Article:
HPC's potential to transform bioscience explored at conference
That was the theme that emerged from the "Current Challenges in Computing 2013: Biomedical Research" conference, or CCubed, held earlier this month in Napa. Sponsored by IBM with support from the Laboratory, the meeting brought together thought leaders in biomedicine from government, academia and industry to discuss opportunities for accelerating the development of biomedical tools using petaflop (quadrillion floating point operations per second) class supercomputers.
"Computing is at a tipping point where it can play a much larger role in biomedical research," said Fred Streitz, director of LLNL's Institute for Scientific Computing Research and the High Performance Computing Innovation Center. "This is because of the level of computing power we're now reaching and the fact that the biomedical community is becoming aware of HPC potential."
Streitz noted that "the promise of computing in the biology space was overhyped 10 years ago" because supercomputers at the time lacked the number crunching power to handle models and simulations that were accurate enough to advance the field. However, developments in biology and computing over the last 10 years have changed that.
"Computing technology has advanced to where we can model organs, like the human heart beating in near real time," he said. "And that's just the tip of the iceberg. The field is starting to realize they can use computing as a tool in a way they were not able to five years ago."
Kirk Jordan, distinguished engineer in IBM's Research Division, said biomedical research "is an area that has emerged over the last 10 years and on which HPC can have an impact. That impact can be much greater when you bring together multi-disciplinary teams of biomedical researchers and computational scientists. One of our goals was to raise awareness of the medical and computational expertise that can be applied to biomedical research."
Today's supercomputers can also help the biology and biomedical fields address one of their biggest challenges - the enormous amounts of information that need to be processed and correlated, data measured in tera-and-petabytes (trillions and quadrillions of bytes). "Bioscientists are realizing that they're sitting on a gold mine of data and they don't know quite how to get to it. It's all there and they paid for it all. How do you get out the information back out?" said Ken Turtletaub, Bioscience and Biotechnology division leader at LLNL . "It's truly a 'big data' problem."
Applying big data analysis to bioscience is an emerging field called bioinformatics.
The 2013 edition of CCubed attracted leaders in the field including: Anna Barker, director, Transformative Healthcare Knowledge Networks, co-director, Complex Adaptive Systems Initiative Professor, School of Life Sciences Arizona State University, and former deputy director of the National Cancer Institute; Peter Hunter, Friend of the Royal Society and Physiome Project leader; Peter Sorger of Harvard and MIT; Hugo Vargas, head of Safety and Exploratory Pharmacology for Amgen; Sian Ratcliffe, executive director and head of Global Safety Pharmacology at Pfizer; and Kirk Jordan of IBM Research to name a few. Computational scientists representing many different institutions also were in attendance, including IBM's Jeremy Rice and LLNL's Dave Richards of the joint Cardioid project to model the human heart.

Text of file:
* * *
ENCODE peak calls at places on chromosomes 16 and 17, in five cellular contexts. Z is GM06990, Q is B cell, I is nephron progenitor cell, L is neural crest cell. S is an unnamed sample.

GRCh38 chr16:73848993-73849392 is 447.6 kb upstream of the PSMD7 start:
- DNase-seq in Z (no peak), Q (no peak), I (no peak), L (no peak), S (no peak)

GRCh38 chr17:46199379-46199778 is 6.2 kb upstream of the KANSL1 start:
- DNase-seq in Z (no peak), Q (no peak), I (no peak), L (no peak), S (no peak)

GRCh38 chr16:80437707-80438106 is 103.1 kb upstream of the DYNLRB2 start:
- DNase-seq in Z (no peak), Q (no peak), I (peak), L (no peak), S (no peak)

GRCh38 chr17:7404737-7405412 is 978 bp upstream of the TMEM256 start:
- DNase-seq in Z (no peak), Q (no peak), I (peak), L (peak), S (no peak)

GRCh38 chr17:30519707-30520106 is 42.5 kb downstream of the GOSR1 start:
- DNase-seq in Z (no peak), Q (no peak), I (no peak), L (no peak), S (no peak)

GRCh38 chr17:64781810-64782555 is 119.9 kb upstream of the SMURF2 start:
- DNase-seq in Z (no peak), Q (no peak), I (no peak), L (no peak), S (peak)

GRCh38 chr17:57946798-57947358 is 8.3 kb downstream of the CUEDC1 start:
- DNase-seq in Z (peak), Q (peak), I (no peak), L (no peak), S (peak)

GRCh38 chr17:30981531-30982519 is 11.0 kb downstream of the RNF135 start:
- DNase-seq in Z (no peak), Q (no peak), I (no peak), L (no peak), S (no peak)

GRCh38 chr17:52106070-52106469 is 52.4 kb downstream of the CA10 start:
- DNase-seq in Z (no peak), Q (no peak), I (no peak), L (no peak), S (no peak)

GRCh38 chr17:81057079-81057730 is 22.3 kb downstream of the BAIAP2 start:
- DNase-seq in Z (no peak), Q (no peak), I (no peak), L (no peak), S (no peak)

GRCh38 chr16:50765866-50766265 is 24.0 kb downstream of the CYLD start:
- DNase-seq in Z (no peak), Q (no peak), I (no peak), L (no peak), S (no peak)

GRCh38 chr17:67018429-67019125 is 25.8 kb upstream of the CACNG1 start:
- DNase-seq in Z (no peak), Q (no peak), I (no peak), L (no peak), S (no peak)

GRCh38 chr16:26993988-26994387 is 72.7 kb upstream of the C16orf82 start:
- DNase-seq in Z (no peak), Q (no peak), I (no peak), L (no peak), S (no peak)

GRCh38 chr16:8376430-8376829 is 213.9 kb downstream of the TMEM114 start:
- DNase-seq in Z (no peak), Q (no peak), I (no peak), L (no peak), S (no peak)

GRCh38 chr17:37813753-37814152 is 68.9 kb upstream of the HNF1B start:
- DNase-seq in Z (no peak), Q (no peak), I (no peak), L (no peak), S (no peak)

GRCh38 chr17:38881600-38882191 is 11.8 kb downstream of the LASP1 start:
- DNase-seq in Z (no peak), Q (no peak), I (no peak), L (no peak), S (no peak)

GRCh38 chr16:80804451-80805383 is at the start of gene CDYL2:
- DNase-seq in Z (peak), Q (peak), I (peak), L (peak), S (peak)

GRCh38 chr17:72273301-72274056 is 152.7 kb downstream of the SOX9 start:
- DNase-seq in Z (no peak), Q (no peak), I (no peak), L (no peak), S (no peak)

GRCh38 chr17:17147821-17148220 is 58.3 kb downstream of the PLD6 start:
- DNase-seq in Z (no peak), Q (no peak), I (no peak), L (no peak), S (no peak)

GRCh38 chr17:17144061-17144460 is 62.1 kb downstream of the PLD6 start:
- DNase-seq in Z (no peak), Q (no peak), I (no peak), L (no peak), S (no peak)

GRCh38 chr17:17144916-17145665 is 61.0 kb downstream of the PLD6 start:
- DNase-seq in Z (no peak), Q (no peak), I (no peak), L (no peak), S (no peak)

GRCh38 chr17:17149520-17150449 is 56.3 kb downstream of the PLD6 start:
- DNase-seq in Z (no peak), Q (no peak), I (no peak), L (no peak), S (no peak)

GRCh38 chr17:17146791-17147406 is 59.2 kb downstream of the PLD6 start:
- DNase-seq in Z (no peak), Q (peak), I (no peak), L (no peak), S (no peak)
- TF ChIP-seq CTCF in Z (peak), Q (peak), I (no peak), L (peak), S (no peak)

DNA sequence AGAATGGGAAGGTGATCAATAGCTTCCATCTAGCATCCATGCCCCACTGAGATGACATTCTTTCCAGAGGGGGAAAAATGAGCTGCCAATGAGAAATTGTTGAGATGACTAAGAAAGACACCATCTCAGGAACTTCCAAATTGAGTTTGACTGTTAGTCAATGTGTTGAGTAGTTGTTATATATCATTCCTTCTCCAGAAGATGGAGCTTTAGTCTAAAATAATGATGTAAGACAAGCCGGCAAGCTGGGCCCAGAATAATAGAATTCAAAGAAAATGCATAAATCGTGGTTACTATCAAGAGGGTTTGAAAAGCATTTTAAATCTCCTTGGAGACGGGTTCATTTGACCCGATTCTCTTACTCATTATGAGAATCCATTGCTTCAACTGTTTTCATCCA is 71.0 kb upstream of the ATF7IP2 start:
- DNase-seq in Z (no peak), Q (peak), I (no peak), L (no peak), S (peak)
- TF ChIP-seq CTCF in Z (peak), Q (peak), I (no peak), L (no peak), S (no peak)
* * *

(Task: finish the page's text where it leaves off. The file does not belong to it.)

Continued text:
Previous CCubed conferences covered global climate modeling, energy resource modeling and network science. The CCubed conference series brings together thought leaders from industry, government and academia to explore what it takes to expand the computational capabilities of a particular field. Kept small and informal, the vibrant mix of field leaders and the casual setting encourages lively conversation, yielding opportunities to establish potential collaborations.
The two days of meetings this year generated some exciting, even futuristic ideas, such as the notion that researchers could write computer programs smart enough to understand the nuances of language that could not only analyze data but generate hypotheses.
But discussion also focused on using HPC to address practical problems and challenges such as those faced by the pharmaceutical industry in developing new drugs. In the drug development cycle, a drug becomes exponentially more expensive as it advances through phases. Consequently, pharmaceutical companies want to establish as early as possible that the drug will work without harming patients. Attendees agreed that CCubed has kick-started the kind of interactions that are likely to evolve into collaborations.
"I think we're currently at an inflection point in the biomedical community where we're generating enormous amounts of data not only at the genomic level, but also at the translational, proteomic and epigenomic levels," Barker said. "We don't, however, have the computational expertise to work with it in a meaningful way. Events like CCubed help advance biomedical research by bringing together eclectic thinkers who offer fresh perspective on how we can begin to manage and analyze this data, and how we can turn it into real knowledge."
For Jordan, CCubed did exactly what it was designed to do. ""This conference's goal was primarily to bring together a variety of people to foster new collaborations, and based on the feedback, several new ones have already begun."